U.S. Brings Democracy to Iraq? Hardly.


by Craig Considine

Skeptics have reason to be weary of democracy in Iraq. 

For starters, up to 500 candidates were banned a few weeks before the recent election by the Commission of Accountability and Justice as part its ’de-Baathification’ campaign of Iraqi politics and life. 

The Baath party, as many are well aware, was Saddam Hussein’s party.  Many Iraqis are paranoid about the Baathists to this day, so much so that a Commission has banned its members outright from partaking in the recent elections. 
The Commission is dominated by Ahmed Chalabi and Ali Faysal al-Lami, both of whom who are tightly aligned with the Iran-leaning Iraqi National Alliance.  The Alliance consists of two of Iraq’s Shi’a Islamist parties, the Islamic Supreme Council of Iraq and the Al-Sadr Trend. Coincidently, two of Iraq’s most popular Sunni politicians, Saleh al-Mutlaq and Dhafir al-Ani, have been altogether banned from this ‘democratic process’. 
Banning Baathists, Sunnis and even Shi’a Baathists from Iraq’s democratic experiment is nothing new.  In 2003, Sunnis were purged by the Supreme National Debaathification Commission, led by Chalabi himself.  This effort, as many are well aware, led to the surge of sectarian violence that brought Iraqis to the brink of an all out Civil War. 
Just imagine, for a minute, if some political commission with some ambiguous authority that was arranged by a foreign power in the United States decided to ban Republican candidates from the democratic process because of crimes committed by the Bush II administration.  Certainly Republicans, and probably some Democrats and Independents, would cry foul against these obvious anti-democratic steps. 
One can only predict, perhaps with some accuracy, what would happen if this hypothetical situation occurred.  Massive protests would ensue on the national mall.  Perhaps worse, violence would erupt across the country, with people clinging to their guns in the face of tyrannical and corrupt ’leaders’ on Capitol Hill.  However one foresees it, the outcome would clearly be harmful to the stability and health of the United States.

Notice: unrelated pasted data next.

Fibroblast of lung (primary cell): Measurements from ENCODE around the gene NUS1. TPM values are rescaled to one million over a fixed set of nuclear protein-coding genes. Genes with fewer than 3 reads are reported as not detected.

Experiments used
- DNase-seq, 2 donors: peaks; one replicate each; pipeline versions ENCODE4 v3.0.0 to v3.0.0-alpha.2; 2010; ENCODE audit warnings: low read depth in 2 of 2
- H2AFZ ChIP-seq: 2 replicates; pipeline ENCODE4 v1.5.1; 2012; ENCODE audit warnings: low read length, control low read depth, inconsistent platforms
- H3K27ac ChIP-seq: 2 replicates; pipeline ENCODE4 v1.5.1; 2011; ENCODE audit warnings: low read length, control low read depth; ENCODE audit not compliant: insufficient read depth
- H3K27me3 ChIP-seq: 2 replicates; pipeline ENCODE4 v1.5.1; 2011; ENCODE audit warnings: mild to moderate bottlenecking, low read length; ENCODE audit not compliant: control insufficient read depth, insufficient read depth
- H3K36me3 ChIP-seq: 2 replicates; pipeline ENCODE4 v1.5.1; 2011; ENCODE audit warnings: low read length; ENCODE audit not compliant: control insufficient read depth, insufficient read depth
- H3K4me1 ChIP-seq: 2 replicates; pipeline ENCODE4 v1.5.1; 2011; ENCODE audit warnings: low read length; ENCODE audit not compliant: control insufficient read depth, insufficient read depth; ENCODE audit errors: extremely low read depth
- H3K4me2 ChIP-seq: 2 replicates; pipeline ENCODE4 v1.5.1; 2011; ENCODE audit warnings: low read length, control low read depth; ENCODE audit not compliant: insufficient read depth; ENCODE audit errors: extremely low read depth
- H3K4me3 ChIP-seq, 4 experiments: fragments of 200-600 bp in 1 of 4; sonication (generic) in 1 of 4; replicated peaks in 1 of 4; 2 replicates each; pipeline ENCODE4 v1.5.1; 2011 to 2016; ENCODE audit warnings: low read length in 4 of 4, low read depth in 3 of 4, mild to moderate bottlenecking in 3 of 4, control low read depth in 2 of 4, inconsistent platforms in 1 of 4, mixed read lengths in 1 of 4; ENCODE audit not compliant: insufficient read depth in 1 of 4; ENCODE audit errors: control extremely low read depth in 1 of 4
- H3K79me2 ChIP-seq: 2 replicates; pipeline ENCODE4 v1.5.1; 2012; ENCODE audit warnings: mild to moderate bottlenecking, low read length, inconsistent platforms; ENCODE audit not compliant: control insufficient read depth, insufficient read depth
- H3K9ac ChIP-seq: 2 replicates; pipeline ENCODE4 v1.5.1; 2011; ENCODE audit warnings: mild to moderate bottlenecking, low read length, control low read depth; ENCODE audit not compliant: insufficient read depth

And yet it seems that the United States is arrogantly patting itself on its back for its so-called ‘victory’ in Iraq.  Obama has even gone as far as hailing it a milestone in the history of Iraq and even the Middle East.  The president is getting simply way too far ahead of himself, like Bush did with his infamous ‘Mission Accomplished’ banner. 
Iraq went into a horrendous tailspin after Bush’s Hollywood performance on the USS Lincoln.  As sectarian violence escalated, Americans laughed and called him a fool (and worse) for declaring victory in a conflict that had barely even begun. 
History may be repeating itself again, though under a different, but just as foolish, administration.  The United States government is so anxious for good news from the Middle East that it is willing to negate the facts to impress the American people.  It may all come back to bite them in the behind. 
Just because the Iraqi people held elections does not make Iraq a functioning democracy, just as banning blacks, women, natives, and other minorities from voting throughout American history did not make the United States a functioning democracy.  A democracy exists when all, not just some, are involved.
Obama may soon be eating his words if Iraq again drifts into sectarian violence, or even worse, if Iraq merges with a Shi’a-Iran to form an anti-American and oil rich bloc in the Middle East.
If these hypothetical situations were to occur, what would the United States think of democracy in Iraq then?  What happens if the wrong politician, with the wrong ideas, gets elected?  What if the wrong kind of democracy takes shape, like with Hezbollah in Lebanon or Hamas in the Gaza Strip?  Would the United States intervene and undertake another military operation for ‘regime’ change to place the right democratic puppet in power? 
These all are possibilities that are still on the table. 
Scanning the Internet and finding pictures of Iraqis with purple paint on their fingers means nothing more than stuffing a ballot into a box that is said to soon produce a real democracy.  Any dummy knows that democracy exists with ‘free and fair’ elections, hardly the case when 500 candidates are outright banned from the election process.
Let us not forget that the democratic experiment in Iraq began forcefully at the barrel of a gun.  It is now dragging along with that same barrel pointing right at it.   Last time I checked, a democracy, or any free government operating in self-determination, cannot flourish in the face of a foreign occupation. 
This article originally appeared on the blog of Craig Considine.